OCAW Talk Sept. 2022

Earlier this month, my brother Philip and I gave a talk to a group of people from OCAW (Organization of Chinese American Women) in Silicon Valley. Many of OCAW members are immigrants from Taiwan, and many are about my age.

In the book “The Chinese in America”, author Iris Chang talked about the three waves of Chinese emigres: the first wave of over one hundred thousand laborers came to California during the gold rush era, more followed to work in railroad, mining, and farming. The majority of them were laborers, single, and came from one province in China: Guongdong.

The second wave came from China in the 1950s, after communists took over China, and this group included people who were highly educated and professionals. Many also fled to Hong Kong and Taiwan. From the 1960s, to 1980s, as their kids grew up, thousands of them came to America for education as foreign students. Many found work after graduation and stayed.

The third wave came during the last two decades of the 20th century as the relationship between China and US thawed. This group included Chinese of all socio-economic groups and backgrounds.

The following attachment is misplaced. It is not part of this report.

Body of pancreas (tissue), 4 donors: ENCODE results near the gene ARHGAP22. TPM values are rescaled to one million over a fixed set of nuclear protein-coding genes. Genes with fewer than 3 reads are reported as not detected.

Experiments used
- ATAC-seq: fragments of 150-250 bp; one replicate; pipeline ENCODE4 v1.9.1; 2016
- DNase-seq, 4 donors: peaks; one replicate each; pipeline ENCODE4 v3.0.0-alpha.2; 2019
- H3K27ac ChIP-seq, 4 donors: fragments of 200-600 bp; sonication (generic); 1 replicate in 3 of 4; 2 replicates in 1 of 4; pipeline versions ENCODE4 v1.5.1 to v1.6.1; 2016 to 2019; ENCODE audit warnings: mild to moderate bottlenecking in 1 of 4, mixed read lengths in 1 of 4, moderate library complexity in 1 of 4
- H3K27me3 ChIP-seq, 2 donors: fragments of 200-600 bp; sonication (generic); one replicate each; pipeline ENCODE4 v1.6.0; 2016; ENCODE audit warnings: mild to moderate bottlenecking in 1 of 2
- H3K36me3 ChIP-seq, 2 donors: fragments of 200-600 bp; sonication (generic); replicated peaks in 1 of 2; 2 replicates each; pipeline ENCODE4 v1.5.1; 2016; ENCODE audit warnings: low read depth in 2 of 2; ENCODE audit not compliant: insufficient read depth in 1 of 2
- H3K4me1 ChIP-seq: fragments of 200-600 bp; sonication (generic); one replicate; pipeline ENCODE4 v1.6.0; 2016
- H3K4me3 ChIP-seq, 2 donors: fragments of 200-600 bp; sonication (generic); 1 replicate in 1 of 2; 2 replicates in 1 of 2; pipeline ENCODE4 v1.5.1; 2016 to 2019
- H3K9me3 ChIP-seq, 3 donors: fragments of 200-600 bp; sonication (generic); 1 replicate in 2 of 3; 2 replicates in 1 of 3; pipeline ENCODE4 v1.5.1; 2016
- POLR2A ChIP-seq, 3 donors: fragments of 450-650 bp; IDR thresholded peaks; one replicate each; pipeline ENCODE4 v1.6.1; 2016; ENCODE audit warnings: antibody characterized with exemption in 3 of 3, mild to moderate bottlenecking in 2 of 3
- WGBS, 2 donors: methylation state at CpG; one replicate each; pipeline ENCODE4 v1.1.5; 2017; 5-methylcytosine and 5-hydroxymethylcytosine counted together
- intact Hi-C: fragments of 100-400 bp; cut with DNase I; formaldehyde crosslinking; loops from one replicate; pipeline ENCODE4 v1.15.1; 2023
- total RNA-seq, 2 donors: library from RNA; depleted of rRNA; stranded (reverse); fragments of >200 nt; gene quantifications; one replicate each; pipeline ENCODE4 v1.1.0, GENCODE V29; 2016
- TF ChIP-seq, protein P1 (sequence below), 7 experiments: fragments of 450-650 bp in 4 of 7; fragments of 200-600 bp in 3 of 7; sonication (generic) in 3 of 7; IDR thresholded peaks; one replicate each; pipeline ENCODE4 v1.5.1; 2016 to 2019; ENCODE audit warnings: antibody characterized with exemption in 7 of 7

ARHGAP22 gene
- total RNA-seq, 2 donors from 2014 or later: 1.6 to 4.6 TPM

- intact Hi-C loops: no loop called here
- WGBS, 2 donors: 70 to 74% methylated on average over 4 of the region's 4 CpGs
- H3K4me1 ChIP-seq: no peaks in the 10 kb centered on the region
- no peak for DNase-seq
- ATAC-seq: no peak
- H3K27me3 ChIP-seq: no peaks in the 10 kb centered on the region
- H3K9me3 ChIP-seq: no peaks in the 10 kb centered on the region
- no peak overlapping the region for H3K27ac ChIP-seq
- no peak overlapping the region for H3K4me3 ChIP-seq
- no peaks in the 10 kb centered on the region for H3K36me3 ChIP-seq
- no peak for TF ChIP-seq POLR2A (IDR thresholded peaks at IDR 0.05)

The story of the Chinese in salmon canning industry is essentially a story about the Chinese laborers from the first wave. They came to this country beginning in the mid 19th century, and ended in 1882 when Chinese laborers were no longer allowed to enter this country after the passing of the Chinese Exclusion Act. They dominated the salmon canning labor market from 1870s till 1910s. Many remained bachelor, never made enough money to get rich or return home.

We gave the talk in Mandarin, and tried to inform them about the history of early Chinese emigres as cannery workers. Personally, I came to this country in 1968, and belong to the second wave, just as many member of OCAW. For many of us from the second wave, we have never heard of the story of the Chinese cannery workers. And in general, we are not familiar with the history of the Chinese from the first wave because they seem so distant. Yet, we share the same experience of coming to America, and found it shocking of their experience as aliens and low wage laborers. In comparison, it’s easy to see that the world has changed a lot over the past 150 years, there is something we can learn from the past and this part of Chinese American history.

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